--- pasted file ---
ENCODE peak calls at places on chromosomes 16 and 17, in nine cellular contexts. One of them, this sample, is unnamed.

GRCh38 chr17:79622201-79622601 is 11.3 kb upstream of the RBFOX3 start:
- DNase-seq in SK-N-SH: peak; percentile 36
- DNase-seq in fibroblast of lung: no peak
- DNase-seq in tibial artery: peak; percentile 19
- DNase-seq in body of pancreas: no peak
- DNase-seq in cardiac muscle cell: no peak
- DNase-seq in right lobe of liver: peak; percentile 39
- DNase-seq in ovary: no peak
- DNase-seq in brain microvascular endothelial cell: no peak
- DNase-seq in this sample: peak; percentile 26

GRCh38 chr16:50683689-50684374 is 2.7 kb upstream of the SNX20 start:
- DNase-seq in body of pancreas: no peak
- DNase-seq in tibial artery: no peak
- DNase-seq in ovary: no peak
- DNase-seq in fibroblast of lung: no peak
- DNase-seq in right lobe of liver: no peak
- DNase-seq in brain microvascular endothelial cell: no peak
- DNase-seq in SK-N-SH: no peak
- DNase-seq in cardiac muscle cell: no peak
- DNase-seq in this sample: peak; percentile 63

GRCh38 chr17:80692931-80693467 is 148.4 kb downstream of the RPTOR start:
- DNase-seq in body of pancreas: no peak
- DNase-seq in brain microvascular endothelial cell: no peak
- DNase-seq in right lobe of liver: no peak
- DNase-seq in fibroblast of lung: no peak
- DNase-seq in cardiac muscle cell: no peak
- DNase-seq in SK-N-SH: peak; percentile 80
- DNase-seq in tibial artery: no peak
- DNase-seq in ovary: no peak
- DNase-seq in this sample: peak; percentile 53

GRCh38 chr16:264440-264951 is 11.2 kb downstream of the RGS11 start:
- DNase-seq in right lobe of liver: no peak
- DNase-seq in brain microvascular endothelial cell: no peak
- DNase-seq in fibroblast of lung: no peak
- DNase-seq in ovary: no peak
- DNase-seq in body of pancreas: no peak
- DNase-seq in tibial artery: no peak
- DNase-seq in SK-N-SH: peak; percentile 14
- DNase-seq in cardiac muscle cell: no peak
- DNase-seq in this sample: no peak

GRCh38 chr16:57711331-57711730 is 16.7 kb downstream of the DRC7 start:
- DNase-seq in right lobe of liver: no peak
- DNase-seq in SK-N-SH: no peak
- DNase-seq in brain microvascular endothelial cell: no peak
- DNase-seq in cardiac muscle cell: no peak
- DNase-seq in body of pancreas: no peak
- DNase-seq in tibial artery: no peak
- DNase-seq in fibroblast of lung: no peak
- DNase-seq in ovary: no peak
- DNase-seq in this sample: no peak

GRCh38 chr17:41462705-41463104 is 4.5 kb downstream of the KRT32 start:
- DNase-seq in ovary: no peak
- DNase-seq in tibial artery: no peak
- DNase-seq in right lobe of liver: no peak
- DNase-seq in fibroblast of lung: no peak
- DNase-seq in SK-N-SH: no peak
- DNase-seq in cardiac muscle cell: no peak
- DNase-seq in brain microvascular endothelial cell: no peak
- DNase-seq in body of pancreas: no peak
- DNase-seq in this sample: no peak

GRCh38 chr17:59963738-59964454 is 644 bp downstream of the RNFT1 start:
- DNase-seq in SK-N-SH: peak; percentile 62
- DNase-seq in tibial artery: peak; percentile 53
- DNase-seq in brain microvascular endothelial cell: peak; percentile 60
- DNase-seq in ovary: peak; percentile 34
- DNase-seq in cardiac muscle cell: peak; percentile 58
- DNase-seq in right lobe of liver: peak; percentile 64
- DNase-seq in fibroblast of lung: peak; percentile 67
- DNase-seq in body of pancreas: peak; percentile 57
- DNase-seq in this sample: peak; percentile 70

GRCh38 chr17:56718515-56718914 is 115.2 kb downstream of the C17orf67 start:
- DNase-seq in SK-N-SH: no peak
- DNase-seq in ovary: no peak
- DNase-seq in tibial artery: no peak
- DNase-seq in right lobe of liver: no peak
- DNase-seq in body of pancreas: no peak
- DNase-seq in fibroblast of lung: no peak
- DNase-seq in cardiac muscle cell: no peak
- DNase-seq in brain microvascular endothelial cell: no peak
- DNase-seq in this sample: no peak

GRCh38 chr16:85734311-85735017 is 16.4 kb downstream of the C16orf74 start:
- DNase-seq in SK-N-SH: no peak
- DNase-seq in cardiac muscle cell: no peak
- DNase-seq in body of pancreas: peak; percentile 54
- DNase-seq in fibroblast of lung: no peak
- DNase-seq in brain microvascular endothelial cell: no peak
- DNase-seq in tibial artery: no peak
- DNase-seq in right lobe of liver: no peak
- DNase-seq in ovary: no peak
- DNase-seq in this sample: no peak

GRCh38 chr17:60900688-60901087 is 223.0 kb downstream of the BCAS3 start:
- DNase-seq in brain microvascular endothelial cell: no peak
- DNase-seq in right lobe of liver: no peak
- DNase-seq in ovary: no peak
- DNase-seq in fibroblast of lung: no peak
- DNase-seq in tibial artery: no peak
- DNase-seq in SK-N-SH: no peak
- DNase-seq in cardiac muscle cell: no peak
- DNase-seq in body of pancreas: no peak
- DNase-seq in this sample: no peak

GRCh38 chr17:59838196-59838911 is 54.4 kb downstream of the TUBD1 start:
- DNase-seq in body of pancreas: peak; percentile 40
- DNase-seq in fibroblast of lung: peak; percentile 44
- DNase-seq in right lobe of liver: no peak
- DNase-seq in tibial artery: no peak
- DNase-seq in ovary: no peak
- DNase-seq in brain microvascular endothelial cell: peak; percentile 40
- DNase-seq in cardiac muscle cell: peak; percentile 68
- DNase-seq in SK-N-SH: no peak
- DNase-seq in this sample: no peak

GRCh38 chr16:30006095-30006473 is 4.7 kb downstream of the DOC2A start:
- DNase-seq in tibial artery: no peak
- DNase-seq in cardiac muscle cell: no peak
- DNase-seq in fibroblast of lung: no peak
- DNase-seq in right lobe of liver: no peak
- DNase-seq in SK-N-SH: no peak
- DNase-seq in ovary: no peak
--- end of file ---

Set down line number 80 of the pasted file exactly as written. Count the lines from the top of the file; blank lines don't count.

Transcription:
- DNase-seq in brain microvascular endothelial cell: no peak